The Thorn in the Flesh

2 Corinthians 12:7‑10  •  1 min. read  •  grade level: 10
Question: 2 Cor. 12:7-10. Was the “thorn in the flesh” a physical affliction? Does the term “my infirmities” refer to the same thing as the “thorn”? Is the “power” spoken of in this portion, and the “strength” physical power and strength to overcome what was a physical affliction, supposing the thorn to be such? J. M.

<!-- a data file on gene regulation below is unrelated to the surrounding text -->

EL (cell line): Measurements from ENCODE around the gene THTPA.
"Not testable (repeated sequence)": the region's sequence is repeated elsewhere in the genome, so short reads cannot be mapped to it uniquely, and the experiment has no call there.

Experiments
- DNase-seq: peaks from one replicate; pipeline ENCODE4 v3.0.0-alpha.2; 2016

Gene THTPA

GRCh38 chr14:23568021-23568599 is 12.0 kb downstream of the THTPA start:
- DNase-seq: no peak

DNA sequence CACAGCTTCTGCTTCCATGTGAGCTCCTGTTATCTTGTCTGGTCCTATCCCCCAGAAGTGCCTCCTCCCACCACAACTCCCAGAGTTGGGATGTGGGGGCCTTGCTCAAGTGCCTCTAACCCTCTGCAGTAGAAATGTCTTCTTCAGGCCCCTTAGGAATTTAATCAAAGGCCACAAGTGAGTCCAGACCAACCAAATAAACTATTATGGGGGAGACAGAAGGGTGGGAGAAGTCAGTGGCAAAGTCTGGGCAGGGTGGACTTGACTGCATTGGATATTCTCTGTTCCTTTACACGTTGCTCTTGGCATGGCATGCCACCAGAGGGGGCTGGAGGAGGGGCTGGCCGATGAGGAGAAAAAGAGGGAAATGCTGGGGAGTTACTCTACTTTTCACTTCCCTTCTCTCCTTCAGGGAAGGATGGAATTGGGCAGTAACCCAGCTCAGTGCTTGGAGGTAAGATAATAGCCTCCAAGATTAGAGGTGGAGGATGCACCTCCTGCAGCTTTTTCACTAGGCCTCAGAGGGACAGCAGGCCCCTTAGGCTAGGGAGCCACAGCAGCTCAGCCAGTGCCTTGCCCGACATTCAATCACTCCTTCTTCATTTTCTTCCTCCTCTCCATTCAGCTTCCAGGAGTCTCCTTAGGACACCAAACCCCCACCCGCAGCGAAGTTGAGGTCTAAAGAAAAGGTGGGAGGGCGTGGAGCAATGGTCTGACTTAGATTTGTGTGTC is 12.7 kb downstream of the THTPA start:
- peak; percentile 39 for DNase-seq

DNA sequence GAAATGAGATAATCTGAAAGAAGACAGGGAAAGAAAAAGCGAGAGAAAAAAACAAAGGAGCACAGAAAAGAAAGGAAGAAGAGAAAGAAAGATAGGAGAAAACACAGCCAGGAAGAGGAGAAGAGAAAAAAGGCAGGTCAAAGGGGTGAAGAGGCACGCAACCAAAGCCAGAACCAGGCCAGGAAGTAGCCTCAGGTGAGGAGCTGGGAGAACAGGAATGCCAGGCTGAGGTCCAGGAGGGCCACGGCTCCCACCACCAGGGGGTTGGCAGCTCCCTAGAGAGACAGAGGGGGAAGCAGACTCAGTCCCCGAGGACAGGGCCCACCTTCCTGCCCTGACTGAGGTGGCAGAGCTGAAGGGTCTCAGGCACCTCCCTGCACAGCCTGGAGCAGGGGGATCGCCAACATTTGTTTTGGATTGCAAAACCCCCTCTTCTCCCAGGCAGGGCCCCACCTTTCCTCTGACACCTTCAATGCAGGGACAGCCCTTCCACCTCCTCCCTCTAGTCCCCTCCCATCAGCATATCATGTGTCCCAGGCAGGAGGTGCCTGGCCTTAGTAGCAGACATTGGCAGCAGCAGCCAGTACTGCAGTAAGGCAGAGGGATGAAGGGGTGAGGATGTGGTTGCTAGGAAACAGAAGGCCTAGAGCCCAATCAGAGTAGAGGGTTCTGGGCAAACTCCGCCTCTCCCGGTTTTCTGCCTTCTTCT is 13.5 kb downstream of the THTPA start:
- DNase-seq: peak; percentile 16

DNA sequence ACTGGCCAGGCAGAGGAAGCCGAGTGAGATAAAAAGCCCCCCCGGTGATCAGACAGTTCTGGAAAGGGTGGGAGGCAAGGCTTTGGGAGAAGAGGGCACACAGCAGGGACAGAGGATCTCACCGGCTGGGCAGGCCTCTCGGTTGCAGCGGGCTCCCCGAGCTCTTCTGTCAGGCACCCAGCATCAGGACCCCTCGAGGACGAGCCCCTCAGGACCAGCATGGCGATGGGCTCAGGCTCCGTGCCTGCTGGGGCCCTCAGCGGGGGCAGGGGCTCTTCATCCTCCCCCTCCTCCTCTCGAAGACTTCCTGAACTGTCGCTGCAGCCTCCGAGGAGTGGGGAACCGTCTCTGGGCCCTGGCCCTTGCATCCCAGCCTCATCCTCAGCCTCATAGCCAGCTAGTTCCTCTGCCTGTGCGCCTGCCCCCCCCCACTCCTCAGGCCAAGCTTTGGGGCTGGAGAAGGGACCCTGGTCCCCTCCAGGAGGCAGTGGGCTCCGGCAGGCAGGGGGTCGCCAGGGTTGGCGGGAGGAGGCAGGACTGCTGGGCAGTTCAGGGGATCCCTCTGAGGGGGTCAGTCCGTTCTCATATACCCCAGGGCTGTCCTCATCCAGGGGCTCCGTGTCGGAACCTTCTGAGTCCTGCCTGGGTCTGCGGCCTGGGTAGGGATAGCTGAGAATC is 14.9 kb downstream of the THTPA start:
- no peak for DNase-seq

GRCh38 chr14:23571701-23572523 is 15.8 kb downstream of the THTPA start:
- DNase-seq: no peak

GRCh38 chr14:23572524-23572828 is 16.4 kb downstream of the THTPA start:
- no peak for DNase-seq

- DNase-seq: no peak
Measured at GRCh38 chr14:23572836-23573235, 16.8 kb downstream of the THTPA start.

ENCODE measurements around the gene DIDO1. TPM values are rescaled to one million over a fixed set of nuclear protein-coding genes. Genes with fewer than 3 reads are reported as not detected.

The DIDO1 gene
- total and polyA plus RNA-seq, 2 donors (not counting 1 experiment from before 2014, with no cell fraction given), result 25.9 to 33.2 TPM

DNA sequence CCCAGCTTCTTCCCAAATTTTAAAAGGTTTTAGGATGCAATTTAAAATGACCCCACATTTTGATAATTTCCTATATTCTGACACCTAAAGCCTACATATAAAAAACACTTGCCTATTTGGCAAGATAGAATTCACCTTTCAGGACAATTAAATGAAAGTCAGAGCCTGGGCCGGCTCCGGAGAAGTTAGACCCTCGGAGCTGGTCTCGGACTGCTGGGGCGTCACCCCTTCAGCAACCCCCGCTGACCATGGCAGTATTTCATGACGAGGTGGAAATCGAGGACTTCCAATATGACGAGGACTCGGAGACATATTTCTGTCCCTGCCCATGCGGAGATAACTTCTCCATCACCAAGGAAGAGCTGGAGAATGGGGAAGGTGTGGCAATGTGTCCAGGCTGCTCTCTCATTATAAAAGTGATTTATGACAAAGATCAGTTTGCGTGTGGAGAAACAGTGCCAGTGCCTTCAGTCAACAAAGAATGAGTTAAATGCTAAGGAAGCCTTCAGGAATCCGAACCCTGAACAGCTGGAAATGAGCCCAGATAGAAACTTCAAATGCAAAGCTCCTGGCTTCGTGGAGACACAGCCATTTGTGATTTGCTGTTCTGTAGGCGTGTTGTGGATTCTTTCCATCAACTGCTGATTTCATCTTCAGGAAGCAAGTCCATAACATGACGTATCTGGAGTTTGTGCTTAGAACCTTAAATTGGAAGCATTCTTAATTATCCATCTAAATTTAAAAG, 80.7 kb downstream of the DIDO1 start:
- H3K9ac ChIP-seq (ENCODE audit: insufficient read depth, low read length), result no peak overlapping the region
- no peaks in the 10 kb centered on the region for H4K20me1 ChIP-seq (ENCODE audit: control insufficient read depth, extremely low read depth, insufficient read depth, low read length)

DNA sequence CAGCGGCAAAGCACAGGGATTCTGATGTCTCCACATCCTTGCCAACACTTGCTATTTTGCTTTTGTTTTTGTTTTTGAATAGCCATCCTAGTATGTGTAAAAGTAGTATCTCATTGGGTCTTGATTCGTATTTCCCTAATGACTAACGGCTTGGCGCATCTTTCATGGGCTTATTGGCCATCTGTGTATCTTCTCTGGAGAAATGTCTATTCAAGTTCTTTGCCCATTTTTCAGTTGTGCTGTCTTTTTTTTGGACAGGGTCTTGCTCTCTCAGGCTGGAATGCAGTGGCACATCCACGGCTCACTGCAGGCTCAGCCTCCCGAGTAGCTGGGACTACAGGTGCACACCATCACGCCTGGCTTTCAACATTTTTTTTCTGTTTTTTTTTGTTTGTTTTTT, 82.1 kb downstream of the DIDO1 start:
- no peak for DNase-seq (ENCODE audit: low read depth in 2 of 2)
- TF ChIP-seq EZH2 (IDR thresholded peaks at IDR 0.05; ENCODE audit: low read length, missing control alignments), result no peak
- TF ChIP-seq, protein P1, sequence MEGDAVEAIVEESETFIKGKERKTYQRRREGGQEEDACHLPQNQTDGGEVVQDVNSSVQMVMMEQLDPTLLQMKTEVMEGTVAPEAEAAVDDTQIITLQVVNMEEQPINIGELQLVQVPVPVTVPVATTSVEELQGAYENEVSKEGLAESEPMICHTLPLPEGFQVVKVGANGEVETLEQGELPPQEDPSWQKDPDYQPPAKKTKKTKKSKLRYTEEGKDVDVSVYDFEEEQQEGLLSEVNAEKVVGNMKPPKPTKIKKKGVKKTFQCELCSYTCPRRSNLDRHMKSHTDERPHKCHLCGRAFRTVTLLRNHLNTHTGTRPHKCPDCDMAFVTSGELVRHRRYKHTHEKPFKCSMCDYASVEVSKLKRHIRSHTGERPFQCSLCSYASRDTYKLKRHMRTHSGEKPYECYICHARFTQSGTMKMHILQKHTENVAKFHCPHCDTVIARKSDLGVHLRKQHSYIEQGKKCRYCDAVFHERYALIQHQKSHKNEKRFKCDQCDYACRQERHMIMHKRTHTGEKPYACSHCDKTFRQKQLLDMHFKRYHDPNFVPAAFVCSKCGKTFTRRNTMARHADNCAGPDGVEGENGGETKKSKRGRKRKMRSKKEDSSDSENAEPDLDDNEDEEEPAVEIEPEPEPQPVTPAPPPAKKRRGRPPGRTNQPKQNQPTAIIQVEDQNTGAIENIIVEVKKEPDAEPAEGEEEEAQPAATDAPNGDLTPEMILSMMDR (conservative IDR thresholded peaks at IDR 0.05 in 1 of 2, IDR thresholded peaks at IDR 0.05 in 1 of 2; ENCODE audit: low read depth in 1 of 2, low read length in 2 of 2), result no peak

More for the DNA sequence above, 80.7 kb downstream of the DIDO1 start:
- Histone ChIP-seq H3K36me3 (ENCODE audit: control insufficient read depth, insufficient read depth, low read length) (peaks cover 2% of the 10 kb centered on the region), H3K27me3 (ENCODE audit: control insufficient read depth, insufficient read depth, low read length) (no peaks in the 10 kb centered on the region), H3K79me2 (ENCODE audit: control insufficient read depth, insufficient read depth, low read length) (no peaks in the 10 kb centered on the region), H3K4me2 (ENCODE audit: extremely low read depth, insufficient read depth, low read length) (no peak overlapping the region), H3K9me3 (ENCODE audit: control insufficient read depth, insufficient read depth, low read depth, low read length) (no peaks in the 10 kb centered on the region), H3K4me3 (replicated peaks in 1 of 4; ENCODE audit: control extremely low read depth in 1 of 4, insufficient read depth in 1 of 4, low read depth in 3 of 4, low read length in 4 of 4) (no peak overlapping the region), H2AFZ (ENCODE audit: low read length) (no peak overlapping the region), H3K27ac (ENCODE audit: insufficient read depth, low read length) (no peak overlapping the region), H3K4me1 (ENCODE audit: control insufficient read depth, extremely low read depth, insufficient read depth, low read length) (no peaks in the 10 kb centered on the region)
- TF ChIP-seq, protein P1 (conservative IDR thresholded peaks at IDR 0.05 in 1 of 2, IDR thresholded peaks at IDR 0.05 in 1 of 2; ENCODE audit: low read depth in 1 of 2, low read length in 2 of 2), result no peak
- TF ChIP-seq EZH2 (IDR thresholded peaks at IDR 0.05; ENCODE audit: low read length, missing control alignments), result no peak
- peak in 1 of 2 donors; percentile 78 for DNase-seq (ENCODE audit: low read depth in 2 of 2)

Answer: The “thorn,” in the apostle’s case, was a messenger of Satan for buffeting in order to the putting down of “the flesh,” and as it would seem, was such as made him contemptible in the eyes of others, and produced also physical weakness (1 Cor. 2:3 2 Cor. 10:10; Gal. 4:13-15), “My infirmities” —or weaknesses of body—became an occasion for the special exercise of divine power and grace enabling him even to take pleasure in weaknesses for Christ’s sake. Thus the excellency of the power was seen to be of God. As the Lord assured the apostle of the sufficiency of His grace, and the perfecting of His power in human weakness, so would he rather glory in his (bodily) weaknesses that this power of Christ may have its dwelling-place on him. The outer man might perish, but the inward is renewed day by day, and he fainted not. Thus our physical weaknesses are triumphed over (not renewed) by spiritual power— “the power of Christ”